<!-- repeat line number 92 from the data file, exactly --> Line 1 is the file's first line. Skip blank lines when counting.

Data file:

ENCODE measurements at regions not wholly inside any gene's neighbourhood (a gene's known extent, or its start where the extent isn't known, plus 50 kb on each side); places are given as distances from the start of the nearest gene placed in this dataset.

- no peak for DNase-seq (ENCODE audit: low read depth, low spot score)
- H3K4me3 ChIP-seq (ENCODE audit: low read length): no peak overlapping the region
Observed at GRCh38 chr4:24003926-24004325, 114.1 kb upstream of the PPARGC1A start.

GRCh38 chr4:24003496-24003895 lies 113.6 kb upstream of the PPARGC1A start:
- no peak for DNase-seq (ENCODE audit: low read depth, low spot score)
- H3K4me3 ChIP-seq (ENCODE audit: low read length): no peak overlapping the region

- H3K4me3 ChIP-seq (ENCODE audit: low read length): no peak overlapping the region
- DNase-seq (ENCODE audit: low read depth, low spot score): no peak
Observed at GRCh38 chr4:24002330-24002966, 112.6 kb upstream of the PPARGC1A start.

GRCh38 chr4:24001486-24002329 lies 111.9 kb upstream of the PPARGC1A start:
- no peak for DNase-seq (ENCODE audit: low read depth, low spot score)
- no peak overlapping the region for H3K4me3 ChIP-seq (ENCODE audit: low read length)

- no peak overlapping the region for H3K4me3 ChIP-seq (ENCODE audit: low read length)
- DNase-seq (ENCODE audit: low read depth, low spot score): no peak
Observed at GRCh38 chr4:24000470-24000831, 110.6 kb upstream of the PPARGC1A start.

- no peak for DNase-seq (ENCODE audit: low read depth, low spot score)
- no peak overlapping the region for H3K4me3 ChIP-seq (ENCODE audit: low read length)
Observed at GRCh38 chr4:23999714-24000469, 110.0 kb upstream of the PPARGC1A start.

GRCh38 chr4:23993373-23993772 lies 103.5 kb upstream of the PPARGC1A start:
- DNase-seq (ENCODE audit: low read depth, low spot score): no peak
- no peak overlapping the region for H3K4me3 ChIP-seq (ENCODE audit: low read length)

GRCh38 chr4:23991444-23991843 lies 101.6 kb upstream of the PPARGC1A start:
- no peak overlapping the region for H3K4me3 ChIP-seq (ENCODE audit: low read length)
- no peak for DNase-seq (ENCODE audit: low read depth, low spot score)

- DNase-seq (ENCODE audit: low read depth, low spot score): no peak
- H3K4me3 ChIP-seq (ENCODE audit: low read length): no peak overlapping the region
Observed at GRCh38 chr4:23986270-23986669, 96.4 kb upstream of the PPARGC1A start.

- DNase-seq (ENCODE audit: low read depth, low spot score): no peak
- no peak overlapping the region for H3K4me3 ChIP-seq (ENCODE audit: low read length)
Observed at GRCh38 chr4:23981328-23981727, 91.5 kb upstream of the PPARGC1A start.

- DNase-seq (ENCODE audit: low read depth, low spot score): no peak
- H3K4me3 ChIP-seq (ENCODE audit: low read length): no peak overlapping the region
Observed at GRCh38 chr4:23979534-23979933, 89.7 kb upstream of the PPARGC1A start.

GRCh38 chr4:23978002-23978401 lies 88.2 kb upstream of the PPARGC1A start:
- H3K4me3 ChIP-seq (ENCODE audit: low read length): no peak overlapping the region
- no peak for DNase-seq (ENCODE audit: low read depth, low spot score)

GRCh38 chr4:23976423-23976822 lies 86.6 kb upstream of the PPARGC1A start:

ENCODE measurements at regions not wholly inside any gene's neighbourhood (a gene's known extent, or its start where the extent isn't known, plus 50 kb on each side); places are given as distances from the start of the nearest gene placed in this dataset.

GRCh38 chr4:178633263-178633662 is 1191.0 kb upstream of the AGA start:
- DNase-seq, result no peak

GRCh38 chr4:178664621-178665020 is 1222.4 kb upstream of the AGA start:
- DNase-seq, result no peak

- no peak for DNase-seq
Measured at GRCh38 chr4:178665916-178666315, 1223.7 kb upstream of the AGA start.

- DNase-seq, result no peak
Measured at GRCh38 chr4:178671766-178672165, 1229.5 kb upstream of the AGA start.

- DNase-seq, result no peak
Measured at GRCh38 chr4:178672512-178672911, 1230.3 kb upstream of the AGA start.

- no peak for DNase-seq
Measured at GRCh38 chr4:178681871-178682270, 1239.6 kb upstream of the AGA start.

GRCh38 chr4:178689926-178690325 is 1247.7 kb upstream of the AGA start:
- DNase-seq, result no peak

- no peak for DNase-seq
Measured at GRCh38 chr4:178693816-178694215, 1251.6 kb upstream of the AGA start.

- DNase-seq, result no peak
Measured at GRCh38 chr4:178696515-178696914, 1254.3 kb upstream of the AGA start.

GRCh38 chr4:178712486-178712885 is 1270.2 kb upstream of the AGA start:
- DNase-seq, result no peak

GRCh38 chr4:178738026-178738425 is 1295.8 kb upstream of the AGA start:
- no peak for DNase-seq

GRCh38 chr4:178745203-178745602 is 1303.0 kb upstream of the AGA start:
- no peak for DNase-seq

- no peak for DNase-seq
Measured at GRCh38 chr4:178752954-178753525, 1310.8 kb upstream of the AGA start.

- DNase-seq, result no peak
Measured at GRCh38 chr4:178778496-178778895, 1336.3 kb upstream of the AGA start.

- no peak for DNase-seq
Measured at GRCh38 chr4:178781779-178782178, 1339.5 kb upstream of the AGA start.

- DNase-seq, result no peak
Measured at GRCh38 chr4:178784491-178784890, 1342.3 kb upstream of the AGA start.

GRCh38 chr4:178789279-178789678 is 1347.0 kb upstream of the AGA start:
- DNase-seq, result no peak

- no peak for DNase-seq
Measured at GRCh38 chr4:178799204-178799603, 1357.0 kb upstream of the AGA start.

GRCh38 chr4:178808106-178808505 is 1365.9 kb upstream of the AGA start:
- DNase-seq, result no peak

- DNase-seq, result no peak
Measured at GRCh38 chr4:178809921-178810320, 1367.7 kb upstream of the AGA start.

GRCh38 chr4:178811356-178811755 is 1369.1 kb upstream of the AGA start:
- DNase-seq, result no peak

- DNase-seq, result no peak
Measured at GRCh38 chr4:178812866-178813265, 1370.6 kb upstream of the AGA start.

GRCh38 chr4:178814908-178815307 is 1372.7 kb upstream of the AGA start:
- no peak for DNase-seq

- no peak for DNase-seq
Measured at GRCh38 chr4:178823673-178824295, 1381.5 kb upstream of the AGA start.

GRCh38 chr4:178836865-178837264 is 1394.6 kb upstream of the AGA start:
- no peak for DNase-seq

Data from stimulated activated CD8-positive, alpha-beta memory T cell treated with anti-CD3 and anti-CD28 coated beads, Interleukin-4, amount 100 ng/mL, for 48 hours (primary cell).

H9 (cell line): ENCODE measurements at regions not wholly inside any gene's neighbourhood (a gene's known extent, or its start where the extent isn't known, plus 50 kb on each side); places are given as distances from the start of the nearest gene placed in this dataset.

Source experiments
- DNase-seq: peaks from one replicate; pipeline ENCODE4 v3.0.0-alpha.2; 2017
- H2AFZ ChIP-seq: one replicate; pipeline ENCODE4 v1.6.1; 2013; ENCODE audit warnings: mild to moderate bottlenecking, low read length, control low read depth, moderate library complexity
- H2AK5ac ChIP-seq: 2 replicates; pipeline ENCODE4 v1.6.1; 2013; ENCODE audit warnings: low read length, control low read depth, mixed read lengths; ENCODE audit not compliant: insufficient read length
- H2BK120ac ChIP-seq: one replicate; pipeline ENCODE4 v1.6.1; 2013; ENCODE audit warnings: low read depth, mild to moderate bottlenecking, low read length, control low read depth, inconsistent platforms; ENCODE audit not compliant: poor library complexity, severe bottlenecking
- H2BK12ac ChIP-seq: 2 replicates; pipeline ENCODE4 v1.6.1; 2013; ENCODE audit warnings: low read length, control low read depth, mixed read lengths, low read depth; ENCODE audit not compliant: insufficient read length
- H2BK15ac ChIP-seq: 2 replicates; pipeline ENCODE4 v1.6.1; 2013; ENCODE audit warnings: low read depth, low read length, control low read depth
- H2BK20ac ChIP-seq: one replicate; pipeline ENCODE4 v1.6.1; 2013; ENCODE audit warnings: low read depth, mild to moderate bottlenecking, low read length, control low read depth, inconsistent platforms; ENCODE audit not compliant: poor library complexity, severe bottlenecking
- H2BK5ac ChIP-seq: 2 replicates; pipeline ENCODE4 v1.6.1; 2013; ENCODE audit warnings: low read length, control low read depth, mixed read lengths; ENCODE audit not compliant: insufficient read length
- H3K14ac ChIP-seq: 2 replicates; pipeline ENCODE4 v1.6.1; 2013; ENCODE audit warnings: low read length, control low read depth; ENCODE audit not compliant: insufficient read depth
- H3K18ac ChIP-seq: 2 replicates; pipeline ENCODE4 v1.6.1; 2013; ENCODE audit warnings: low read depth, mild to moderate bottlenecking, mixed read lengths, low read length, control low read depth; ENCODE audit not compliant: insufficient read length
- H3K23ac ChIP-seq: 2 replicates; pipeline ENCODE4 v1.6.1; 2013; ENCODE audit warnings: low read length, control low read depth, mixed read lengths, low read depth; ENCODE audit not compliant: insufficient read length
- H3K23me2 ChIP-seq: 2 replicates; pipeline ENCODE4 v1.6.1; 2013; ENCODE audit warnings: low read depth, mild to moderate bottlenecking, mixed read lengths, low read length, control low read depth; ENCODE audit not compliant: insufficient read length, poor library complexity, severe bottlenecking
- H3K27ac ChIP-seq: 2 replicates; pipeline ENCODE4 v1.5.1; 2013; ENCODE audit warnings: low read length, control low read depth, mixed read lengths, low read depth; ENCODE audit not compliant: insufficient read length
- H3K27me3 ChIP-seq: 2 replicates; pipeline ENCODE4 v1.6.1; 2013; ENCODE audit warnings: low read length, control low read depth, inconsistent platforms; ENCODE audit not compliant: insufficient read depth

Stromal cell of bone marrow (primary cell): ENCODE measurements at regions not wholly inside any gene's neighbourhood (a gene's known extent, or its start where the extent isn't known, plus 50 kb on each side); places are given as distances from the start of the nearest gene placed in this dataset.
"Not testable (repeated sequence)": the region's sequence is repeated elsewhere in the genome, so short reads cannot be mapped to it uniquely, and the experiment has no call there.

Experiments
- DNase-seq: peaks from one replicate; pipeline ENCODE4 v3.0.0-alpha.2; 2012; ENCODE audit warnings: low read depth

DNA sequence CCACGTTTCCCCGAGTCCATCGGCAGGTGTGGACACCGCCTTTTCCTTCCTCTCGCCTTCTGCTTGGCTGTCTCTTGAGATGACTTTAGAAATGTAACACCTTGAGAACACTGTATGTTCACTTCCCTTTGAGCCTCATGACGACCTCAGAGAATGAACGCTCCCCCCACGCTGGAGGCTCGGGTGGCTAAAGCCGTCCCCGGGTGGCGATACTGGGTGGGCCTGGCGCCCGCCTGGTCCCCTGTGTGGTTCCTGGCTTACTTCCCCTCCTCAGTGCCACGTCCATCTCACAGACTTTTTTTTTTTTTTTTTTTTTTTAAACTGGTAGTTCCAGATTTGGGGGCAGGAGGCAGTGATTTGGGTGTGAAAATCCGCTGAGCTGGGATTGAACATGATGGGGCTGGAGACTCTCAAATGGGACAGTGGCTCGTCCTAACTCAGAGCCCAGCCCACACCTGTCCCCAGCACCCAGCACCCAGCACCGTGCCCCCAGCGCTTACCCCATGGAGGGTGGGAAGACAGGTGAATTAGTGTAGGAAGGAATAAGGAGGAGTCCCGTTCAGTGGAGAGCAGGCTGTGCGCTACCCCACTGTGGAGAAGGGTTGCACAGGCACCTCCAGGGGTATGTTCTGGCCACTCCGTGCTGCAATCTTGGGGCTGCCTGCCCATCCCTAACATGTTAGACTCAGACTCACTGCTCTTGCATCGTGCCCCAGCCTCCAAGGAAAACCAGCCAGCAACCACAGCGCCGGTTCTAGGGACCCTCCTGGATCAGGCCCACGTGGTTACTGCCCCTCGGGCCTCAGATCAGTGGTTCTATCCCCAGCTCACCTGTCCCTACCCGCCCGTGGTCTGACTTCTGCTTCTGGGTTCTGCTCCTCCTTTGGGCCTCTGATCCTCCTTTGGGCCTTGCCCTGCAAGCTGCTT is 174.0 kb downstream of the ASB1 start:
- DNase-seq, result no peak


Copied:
Source experiments